Dropping the Diff Ratios – Salisbury

Though the 3.54 diffs in the coiler axles gave me much better cruising rpm and fuel economy (10%), they didn’t drive nicely and I strongly suspect they were a major contributory factor in the failure of the gear box.  So, I have replaced the rear 3.54 diff with a SIII 109’s  4.71 ratio diff.  The front Rover diff will subsequently be replaced as soon as I collect the unit I have located.

The Haynes manuals for the SII/SIII and Defender all say that working on a differential, especially a Salisbury, is beyond the ability of the DIY mechanic.  I beg to differ, but you do need a few special tools.  The good news is that if you just want to replace bearings, then their tolerances are so good that you can strip and reassemble the unit using the existing shims, making careful note of the preloading nuts before the strip starts.  In a Rover diff, the pinion bearing preload is set by shims, so the big nut securing the flange is set to a very tight torque, and missing that torque will not affect bearing preload.  The bearing caps for the main carrier have a pair of big nuts inside that set the carrier preload, and so their positions must be marked if you want easy reassembly.  Not so the Salisbury, which has shims for carrier preload and mesh, shims for pinion mesh and pinion nut position for preload.

The Salisbury is reputed to be much more difficult to work on, but other than it being heavier and more awkward in that the housing is integral to the axle, it’s not harder, it’s just different.  I started with two units – the 4.71:1 unit from a 109, and the 3.45:1 unit in the 110 axle fitted on the vehicle.  Both are identical in construction and share many common parts (bearings, shims, seals, gaskets, cover plate, collapsible tube, flange, nut and washer).  Whether rebuilding an existing unit or swapping from one to the other like me (and it doesn’t matter which way you’re swapping), the technique will be the same.

As I was doing this with the axle fitted, I jacked the vehicle up, propped the rear chassis on stands and removed the wheels before lowering the axle on its springs.  This was to lower the top of the axle below the level of the rear fuel tank – if you have no rear tank, then you can do the job with the vehicle on its wheels (chocked).  The prop shaft was removed from the rear diff pinion and hung from the cross member above with a bungie and both half shafts were removed.

The rear cover plate was removed using a 17mm hex socket and ratchet.  This exposes the diff carrier and crown wheel.  The carrier bearings are secured by a cap on each side, each with two bolts.  These are removed with a 19mm hex socket.  Make sure you mark the caps with which side and orientation they have.  Some carriers will now be removable with a little prying, but they should still be held in place by the axle case if the case and diff are still in decent condition.  A spreader is needed to widen the aperture and release the carrier bearings from their seats.  there are two types, one which locates into the circular holes either side of the aperture and forces them apart as the threaded bar is turned.  The type I borrowed was the other sort that comprises of two thick bars which sit above and below the the diff housing, with threaded rod between them.  As the nuts are tightened on the rods, the bars are drawn together as a big clamp, squeezing the axle case top and bottom, forcing the sides out.  With either type, use the minimum pressure you can to get the carrier out, and release the pressure as soon as possible to avoid distortion or damage to the casing.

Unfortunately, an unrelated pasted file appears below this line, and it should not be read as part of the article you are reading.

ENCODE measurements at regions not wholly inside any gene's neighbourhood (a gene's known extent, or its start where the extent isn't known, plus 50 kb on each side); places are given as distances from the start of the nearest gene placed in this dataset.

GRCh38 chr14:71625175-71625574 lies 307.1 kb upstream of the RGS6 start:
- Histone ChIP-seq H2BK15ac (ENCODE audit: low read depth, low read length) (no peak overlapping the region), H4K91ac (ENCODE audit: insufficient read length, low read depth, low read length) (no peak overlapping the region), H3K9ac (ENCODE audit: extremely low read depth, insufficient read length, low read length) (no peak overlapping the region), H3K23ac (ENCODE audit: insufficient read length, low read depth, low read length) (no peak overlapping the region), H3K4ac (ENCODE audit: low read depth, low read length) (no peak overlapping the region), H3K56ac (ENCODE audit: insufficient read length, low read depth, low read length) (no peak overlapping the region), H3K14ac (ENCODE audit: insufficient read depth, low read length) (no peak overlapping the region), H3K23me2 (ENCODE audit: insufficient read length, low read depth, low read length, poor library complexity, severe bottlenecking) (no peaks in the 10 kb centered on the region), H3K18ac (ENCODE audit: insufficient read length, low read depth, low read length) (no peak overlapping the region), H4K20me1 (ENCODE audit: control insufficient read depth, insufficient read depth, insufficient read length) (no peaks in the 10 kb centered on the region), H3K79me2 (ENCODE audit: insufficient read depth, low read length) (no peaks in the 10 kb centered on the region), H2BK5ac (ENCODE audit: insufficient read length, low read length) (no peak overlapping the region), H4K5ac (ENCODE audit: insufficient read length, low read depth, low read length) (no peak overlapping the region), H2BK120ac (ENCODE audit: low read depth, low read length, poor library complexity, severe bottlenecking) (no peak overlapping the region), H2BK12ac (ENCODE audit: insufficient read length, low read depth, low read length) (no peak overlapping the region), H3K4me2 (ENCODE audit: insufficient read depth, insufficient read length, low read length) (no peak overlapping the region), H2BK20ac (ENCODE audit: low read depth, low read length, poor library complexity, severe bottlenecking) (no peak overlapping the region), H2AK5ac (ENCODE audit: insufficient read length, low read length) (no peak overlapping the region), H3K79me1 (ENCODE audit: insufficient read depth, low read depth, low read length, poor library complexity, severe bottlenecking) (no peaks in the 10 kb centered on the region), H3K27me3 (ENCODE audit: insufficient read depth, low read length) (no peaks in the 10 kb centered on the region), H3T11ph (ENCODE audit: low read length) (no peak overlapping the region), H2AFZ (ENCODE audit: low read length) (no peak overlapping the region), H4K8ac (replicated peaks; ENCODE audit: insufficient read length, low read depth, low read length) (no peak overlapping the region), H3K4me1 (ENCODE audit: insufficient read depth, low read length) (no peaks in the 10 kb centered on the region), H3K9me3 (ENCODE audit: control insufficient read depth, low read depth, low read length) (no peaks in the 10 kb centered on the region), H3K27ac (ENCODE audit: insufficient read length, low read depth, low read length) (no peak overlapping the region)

As the carrier is removed, the outer bearing races will fall off.  Make sure you note which came from which side if you plan to re-use them.  Be very careful as you withdraw the carrier – it’s very heavy and you don’t want to drop it, damaging it and yourself.   The carrier and races were cleaned up by soaking and brushing in a large bucket of old petrol.

The pinion was next up for removal.  Make alignment marks on the nut and the end of the pinion in a way that won’t come off and will allow you to refit the nut at exactly the same position later.  Undoing the big nut is not normally that hard.  A 32mm socket and a ratchet should do the job, with one of the prop shaft bolts through the flange to wedge a pry bar against to stop the pinion turning.  Once the nut is off, recover the washer and pull the flange off the pinion.  With these clear, you can now pull the pinion out from inside the axle case.  It will come out with its bigger inner bearing race, just next to its gear, which is a press fit onto the pinion.  The other inner bearing race and an oil thrower disc will remain inside the diff housing nose, just behind the seal, along with both outer races.  The crushable spacer for the bearings should come out still on the pinion shaft.

All the mesh adjustment in a Salisbury diff is set by shims behind the rear pinion bearing outer race and between the diff carrier and each carrier bearing.  Here’s the good bit: the pinion shims are to take up tolerances and variations in the diff housing, with the pinions being machined accurately enough that they will only rarely need shim adjustment on being changed.  So, whether you are simply replacing worn bearings, replacing a damaged pinion or swapping to a pinion of different gear ratio, you keep the existing shim pack fitted to you current axle case.

In order to inspect the other bearing behind the seal, the seal had to be removed.  A bit of a shame, as the seal was working perfectly and had done less than 5,000 miles, but necessary.  As it turned out, the bearing race was fine, but this presented me with the opportunity to set the bearing preload, which is critical and had been previously mis-set (making and markings on the pinion and nut worthless).  I think this would be wise if fitting a different pinion anyway, just in case of any small variation in machining.  So, I tried assembling all the pinion components, less the seal, and then tightening the nut to compress an new crush tube.  This might be possible up on a lift with a 4′ breaker bar and the correct pinion flange locking tool (a lever with lugs that engage in the bolt holes), but it’s not possible with a crow bar and torque wrench on a drive way.